NASA’s Parker Solar Probe images the surface of Venus during a recent flyby.
You’ve never seen Venus like this. NASA’s Parker Solar Probe accomplished a first during a recent flyby past the planet Venus, imaging the blistering nighttime surface of the planet from space.
The first image pass occurred during the mission’s third flyby in July 2020, followed by a fourth pass on February 20th 2021 at a distance of just under 2,400 kilometers from the Venusian cloudtops. The images are courtesy of Parker’s Wide-Field Imager (WISPR), which can image in the visible light into the near-infrared. The flybys were part of seven planned gravitational assists past Venus, on Parker’s trek into the inner solar system to study the Sun.
Launched on August 12th, 2018 from Cape Canaveral atop a Delta IV Heavy rocket, Parker Solar Probe is designed primarily to study the Sun close up. To this end, the mission will make several looping perihelion passes, getting as close as 6.9 million kilometers (just under 10 solar radii) from the Sun and moving at over 690,000 kilometers per hour by 2025. (Read more about Parker Solar Probe here.)
Though the mission is designed for solar astronomy, the Parker Solar Probe is also giving us some unique perspectives of enigmatic Venus during each pass. The images from WISPR show diverse surface features, including plains, rugged terrain and plateaus. A luminescent halo due to the tenuous presence of oxygen can even be seen in the video.
“We’re thrilled with the science insights Parker Solar Probe has provided thus far,” says Nicola Fox (NASA Headquarters-Heliophysics Division) in a recent press release. “Parker continues to outperform our expectations, and we are excited that these novel observations taken during our gravity assist maneuver can help advance Venus research in unexpected ways.”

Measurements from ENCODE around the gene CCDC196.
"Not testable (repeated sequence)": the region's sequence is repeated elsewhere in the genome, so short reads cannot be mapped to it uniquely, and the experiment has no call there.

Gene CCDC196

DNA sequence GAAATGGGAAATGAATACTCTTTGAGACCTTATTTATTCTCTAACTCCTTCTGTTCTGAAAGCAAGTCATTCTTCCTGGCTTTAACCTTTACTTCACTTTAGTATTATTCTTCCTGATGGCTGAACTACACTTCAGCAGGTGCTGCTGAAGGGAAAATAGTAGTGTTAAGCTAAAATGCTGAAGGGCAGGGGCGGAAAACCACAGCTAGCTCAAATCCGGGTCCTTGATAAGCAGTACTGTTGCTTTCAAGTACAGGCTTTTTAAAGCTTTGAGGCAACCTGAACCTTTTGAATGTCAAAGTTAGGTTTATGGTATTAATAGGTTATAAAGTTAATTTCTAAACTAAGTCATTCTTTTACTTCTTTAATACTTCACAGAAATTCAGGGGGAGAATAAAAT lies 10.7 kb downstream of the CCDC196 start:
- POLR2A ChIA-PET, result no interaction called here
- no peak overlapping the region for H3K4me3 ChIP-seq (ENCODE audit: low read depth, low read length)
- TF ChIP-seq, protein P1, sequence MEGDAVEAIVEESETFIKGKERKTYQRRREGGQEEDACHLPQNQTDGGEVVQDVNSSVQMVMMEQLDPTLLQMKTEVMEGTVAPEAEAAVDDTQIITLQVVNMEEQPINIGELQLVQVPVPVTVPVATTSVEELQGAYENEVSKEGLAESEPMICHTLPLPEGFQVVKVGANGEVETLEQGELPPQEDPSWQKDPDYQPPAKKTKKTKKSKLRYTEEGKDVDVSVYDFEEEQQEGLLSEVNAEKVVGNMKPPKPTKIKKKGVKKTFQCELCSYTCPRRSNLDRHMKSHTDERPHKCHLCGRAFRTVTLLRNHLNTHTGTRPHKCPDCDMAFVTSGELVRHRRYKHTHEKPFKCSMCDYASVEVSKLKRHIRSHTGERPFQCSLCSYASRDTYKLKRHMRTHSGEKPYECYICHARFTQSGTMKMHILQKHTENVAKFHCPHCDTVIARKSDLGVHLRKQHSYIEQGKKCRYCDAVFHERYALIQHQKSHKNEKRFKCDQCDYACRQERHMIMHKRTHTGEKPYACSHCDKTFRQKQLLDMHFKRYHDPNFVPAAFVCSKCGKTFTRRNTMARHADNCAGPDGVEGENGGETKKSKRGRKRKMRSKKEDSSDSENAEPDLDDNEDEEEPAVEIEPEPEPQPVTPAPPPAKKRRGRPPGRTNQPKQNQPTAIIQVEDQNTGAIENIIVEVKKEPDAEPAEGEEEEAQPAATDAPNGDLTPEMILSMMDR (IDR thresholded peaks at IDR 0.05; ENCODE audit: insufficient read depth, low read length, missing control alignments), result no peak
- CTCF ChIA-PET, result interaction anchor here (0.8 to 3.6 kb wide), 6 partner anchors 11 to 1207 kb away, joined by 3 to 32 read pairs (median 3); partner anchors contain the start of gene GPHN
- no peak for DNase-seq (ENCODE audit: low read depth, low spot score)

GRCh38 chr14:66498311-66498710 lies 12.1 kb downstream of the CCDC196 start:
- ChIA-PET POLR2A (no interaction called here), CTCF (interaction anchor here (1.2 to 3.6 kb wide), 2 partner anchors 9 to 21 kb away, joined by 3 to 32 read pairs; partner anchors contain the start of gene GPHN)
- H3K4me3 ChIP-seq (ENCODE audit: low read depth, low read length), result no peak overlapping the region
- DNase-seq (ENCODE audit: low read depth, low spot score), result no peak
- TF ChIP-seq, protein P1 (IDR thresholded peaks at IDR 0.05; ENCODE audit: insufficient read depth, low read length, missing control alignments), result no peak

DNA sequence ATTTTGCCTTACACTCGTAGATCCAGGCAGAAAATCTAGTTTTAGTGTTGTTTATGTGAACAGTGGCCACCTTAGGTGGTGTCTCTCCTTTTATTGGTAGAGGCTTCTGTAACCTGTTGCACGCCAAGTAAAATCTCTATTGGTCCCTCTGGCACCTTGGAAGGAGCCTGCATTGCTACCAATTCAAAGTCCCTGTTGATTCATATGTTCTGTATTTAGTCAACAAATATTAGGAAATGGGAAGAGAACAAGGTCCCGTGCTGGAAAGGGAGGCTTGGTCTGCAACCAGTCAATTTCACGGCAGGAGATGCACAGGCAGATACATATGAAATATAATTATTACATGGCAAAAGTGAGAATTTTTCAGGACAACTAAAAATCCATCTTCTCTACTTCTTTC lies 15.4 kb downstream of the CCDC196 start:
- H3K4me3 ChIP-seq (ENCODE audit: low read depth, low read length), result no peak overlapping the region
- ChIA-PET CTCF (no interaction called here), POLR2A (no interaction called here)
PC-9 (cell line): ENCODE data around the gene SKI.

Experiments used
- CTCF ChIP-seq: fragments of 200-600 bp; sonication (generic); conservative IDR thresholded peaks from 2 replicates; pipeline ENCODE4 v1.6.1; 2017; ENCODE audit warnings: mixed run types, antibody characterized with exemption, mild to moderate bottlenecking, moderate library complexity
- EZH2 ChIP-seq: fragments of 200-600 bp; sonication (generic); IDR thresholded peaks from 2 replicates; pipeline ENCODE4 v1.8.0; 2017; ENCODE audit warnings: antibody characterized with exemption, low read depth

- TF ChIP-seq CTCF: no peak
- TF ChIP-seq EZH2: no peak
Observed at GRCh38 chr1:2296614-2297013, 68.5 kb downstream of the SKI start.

Remember, though, we’re seeing a nighttime view of the surface though a thick blanket of clouds: that surface is glowing in the infrared because its extremely hot, in the range of 460 Celsius. The extreme heat and pressure on the surface of Venus (90 times that of sea level here on Earth) assured that Venera missions sent to the planet by the Soviet Union in the 1970s only lasted a scant few hours before succumbing to the harsh environment.
Why Imaging Venus is Hard
It’s a cosmic irony that the brightest and closest planet in the skies of Earth is also perpetually shrouded in clouds, and presents a blank white disk. We’ve only just begun to pull back the veil on mysterious Venus with the advent of the Space Age, to reveal a hellscape of a world. The persistent glow captured by Parker may even explain a curious phenomena on Venus reported by observers over the centuries, known as ‘ashen light.’ This is a faint glow perceived across the planet’s night side. On the Moon, Ashen light is easy to explain, as sunlight reflected off the Earth… Venus, however, has no convenient nearby reflector in space.
What’s Next for Parker
Though WISPR was designed to study the solar wind, its also proving its worth looking at Venus as well. The initial plans were to study the Venusian cloud flow patterns, but it actually saw all the way down to the surface of the planet, which surprised researchers.
The Electromagnetic Fields Investigation (FIELDS) instrument also used radio wave detections to characterize how the planet’s atmosphere interacts with the 11-year solar cycle, and WISPR also caught sight of the tenuous dust ring surrounding Venus in its orbit.
Next, Parker will make six more perihelion passes near the Sun in 2022 and early 2023, followed by the penultimate pass 3,939 kilometers from Venus on August 21st, 2023.
Parker is a great example of how versatile missions can produce unexpected science results.